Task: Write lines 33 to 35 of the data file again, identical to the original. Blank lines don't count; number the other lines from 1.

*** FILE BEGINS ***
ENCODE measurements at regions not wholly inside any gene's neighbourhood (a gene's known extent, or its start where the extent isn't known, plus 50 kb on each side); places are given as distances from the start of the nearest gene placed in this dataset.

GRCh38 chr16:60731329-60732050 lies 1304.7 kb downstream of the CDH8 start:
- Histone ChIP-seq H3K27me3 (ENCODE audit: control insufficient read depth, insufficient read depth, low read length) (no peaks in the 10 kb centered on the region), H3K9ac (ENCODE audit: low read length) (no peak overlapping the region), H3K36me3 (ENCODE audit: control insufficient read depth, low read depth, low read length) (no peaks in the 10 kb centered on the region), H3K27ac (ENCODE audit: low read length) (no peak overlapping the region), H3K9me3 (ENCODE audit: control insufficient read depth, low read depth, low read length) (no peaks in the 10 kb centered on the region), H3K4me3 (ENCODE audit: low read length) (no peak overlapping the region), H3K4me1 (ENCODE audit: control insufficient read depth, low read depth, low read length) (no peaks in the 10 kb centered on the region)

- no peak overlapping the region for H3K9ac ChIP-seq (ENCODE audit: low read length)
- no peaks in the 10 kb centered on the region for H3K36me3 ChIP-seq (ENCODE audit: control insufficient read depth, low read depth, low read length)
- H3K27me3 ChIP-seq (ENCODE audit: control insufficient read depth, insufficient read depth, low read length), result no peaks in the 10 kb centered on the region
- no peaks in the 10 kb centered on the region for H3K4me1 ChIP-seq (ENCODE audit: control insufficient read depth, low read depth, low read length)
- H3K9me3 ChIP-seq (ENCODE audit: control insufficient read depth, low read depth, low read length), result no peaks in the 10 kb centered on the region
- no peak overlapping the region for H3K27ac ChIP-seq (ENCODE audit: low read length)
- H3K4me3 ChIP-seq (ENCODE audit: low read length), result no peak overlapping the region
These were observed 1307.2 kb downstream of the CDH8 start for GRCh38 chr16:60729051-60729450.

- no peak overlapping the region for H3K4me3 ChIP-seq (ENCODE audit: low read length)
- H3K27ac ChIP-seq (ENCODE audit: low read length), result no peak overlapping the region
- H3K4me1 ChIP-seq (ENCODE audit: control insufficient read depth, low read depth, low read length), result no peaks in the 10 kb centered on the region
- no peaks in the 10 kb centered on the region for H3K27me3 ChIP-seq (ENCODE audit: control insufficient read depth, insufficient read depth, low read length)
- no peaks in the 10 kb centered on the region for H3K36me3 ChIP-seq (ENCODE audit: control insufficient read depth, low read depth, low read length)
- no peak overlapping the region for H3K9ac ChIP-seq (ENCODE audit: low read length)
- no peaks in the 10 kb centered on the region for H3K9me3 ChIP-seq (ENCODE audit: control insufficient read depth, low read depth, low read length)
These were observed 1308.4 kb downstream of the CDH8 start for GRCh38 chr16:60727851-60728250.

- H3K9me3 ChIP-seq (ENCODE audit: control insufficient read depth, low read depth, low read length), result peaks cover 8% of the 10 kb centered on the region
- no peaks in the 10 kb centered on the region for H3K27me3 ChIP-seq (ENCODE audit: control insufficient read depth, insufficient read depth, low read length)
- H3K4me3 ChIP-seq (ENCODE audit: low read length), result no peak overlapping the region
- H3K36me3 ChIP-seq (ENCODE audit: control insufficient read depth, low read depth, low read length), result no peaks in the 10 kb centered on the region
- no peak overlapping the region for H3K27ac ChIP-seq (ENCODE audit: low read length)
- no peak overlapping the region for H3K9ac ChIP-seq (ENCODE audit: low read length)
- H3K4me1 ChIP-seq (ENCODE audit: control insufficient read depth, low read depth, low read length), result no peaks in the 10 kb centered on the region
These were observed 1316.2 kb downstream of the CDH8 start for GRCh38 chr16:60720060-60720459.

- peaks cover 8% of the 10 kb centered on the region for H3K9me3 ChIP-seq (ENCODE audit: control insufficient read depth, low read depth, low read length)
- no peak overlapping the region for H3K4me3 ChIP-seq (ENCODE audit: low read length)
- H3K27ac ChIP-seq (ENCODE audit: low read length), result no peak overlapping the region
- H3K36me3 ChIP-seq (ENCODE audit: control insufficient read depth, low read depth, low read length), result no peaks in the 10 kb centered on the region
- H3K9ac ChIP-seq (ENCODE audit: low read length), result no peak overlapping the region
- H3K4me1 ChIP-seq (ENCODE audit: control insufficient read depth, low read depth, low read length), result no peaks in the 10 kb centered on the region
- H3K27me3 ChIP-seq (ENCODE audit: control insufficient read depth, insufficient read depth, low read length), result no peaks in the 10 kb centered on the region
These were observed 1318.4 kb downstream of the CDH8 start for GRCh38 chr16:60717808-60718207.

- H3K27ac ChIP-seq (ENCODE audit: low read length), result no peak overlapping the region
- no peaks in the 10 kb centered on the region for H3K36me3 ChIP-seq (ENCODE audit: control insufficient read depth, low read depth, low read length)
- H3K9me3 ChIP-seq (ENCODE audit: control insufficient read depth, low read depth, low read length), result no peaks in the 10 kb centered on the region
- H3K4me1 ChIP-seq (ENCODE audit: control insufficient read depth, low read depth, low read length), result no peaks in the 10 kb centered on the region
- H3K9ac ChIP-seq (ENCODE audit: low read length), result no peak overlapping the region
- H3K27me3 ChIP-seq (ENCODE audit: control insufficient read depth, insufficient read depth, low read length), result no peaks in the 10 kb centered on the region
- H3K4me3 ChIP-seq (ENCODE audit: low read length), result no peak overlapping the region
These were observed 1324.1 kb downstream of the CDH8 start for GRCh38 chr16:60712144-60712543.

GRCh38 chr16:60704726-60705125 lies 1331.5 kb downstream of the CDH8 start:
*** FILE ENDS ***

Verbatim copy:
- H3K4me1 ChIP-seq (ENCODE audit: control insufficient read depth, low read depth, low read length), result no peaks in the 10 kb centered on the region
- H3K27me3 ChIP-seq (ENCODE audit: control insufficient read depth, insufficient read depth, low read length), result no peaks in the 10 kb centered on the region
These were observed 1318.4 kb downstream of the CDH8 start for GRCh38 chr16:60717808-60718207.